Balance Sheet Analysis

Balance sheet analysis reflects the financial health of the company through research of its assets, liabilities and equity.

Many investors don't pay that much attention to balance sheet analysis as they do to income statement analysis. However, if you would like to get the whole picture of the company business, you will have to research company assets and liabilities as well. Balance sheet analysis reflects the financial health of the company, which is even more important in turbulent times like we are facing since the last financial crisis.

Basis of Balance Sheet Analysis

If we put it very simply, the balance sheet tells investors how much company owns (assets), how much it owes (liabilities) and what is the height of its equity (shareholders equity or net assets), which is calculated as the difference between former two figures.

Balance sheet analysis reveals important fundamental figures like how much debt the company has, how high are outstanding claims to its customers, how much liquid assets like cash and cash equivalents it owns in a specific time and it finally tells investor how much profit has the company generated over time.

Assets, liabilities and Equity

Balance sheet analysis consists of analyzing three main figures: assets, liabilities and equity.


Financial Statement Forms

Assets can be divided in two main groups: current assets and long-term assets. The difference between these two groups of assets is in the time in which they will likely convert in cash; current assets are usually converted in cash within 12 months, while long-term assets are converted in cash over a longer period of time.

Current assets consist of cash, inventories and accounts receivables. Cash is something you should desire in the balance sheet you tend to invest in. A lot of cash in balance sheet reflects company's strong performance in the past. Cash reserves should be growing, thus providing the company solid ground for tough times on one hand and more options for financing future growth on the other hand. Of course, a lot of cash cannot stay in this form permanently. Management of the company has to find new and new investment opportunities to meet the requirements of the shareholders regarding their return on equity.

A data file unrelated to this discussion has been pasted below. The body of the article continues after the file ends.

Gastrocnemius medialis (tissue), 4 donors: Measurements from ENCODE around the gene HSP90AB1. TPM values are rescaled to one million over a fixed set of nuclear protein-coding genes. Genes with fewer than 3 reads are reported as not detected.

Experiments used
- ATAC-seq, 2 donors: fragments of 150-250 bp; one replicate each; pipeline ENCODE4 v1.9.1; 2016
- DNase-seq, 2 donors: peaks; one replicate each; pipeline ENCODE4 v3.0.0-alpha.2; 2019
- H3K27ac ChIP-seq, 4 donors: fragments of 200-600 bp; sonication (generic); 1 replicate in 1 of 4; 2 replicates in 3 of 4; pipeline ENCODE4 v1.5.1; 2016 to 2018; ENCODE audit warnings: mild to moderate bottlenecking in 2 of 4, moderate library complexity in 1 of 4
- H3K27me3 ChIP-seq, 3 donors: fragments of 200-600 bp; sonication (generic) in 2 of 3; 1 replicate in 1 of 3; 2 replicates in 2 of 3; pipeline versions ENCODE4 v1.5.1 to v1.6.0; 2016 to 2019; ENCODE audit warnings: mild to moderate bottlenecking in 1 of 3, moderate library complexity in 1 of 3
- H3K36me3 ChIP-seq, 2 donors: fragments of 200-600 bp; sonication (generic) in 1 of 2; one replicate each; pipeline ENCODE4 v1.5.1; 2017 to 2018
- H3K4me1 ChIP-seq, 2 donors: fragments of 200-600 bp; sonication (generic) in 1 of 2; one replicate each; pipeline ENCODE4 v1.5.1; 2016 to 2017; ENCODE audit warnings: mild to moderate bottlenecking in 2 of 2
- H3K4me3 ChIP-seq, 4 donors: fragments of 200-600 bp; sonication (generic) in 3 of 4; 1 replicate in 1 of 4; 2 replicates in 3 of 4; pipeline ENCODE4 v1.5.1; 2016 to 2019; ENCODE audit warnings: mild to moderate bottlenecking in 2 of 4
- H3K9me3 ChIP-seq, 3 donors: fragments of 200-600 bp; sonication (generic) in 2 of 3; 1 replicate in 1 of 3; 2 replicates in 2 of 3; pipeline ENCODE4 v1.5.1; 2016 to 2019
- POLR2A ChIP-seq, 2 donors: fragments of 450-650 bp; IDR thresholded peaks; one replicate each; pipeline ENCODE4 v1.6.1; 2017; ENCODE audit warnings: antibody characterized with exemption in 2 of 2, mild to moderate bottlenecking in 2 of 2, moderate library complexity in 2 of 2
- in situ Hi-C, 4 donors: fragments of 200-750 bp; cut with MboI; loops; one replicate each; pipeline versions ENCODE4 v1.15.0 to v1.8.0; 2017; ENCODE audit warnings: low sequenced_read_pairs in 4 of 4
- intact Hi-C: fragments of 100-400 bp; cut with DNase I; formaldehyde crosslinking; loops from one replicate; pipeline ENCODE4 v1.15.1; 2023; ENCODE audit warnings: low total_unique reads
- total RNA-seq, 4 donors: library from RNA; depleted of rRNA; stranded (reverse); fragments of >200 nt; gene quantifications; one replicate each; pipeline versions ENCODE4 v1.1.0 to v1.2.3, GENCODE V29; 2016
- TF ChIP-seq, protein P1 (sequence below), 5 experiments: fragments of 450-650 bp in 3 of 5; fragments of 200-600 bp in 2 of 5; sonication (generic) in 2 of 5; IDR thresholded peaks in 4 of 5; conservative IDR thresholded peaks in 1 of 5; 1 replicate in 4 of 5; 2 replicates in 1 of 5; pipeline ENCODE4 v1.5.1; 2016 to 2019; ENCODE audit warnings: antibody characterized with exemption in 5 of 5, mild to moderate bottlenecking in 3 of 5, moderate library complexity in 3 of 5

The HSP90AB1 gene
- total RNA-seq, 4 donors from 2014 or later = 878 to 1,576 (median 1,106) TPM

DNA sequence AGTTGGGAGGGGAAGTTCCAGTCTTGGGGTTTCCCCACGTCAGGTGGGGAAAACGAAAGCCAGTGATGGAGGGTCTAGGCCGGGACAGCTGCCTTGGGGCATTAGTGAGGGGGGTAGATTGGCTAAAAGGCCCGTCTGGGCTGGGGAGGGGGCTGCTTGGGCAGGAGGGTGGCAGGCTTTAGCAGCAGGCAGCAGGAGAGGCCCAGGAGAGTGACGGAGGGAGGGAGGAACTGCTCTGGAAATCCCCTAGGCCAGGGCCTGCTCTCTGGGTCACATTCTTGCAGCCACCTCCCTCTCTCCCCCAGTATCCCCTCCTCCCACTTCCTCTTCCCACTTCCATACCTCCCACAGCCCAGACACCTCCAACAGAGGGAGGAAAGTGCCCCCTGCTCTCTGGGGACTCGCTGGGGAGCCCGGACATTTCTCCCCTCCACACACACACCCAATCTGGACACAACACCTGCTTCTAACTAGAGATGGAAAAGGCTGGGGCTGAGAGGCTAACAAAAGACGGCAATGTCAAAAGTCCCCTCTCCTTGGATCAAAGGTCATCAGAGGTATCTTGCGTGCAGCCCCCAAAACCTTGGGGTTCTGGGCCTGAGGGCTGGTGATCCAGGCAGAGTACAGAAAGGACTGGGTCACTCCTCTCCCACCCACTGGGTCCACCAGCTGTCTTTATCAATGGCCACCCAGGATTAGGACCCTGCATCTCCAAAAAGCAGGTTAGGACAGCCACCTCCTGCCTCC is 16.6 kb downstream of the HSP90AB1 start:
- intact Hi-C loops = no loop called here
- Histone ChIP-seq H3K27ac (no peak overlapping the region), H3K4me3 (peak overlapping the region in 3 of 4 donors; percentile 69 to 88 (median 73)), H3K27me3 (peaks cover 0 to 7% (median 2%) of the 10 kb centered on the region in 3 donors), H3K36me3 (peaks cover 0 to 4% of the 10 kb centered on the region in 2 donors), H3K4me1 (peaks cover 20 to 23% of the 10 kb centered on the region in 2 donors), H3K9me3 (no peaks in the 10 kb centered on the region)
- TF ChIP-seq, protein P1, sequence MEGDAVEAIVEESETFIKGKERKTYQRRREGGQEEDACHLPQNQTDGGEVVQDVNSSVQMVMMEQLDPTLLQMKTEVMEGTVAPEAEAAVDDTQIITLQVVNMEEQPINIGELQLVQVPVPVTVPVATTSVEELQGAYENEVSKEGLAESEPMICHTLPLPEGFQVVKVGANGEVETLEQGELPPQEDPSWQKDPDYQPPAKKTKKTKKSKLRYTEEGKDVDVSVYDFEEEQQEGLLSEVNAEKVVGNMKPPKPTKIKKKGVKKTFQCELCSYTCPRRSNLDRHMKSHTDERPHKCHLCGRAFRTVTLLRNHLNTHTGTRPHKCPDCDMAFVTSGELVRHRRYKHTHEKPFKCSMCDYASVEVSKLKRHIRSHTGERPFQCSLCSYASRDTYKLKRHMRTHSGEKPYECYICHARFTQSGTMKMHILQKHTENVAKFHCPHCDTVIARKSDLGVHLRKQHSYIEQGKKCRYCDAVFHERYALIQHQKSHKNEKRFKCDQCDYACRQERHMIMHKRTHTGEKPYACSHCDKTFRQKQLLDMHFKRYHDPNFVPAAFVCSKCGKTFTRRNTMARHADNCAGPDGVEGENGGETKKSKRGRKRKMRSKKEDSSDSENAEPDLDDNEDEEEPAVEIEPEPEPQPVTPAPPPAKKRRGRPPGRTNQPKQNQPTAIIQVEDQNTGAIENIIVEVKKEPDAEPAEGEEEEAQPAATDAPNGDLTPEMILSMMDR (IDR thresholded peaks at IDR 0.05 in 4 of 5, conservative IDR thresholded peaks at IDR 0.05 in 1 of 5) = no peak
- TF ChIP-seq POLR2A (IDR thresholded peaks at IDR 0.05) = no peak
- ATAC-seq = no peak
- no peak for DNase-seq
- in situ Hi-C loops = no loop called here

Services industries normally don't deal with inventories, while product oriented companies have in every moment some finished products that were not sold yet. It is the best for the company to have as low inventories as possible to normally distribute their products to the customers via sales channels. It makes sense to pay attention to so called inventory turnover, which is calculated as costs of goods sold (COGS) and divided by average inventories in the same period of time and it signals investors the time it takes for the company to move the product out of the production line, through warehouse to its customers. The shorter this time is the better for the company. You should also compare the growth of inventories compared to the sales. If inventories are growing at faster peace then sales, it is not a good sign for investors.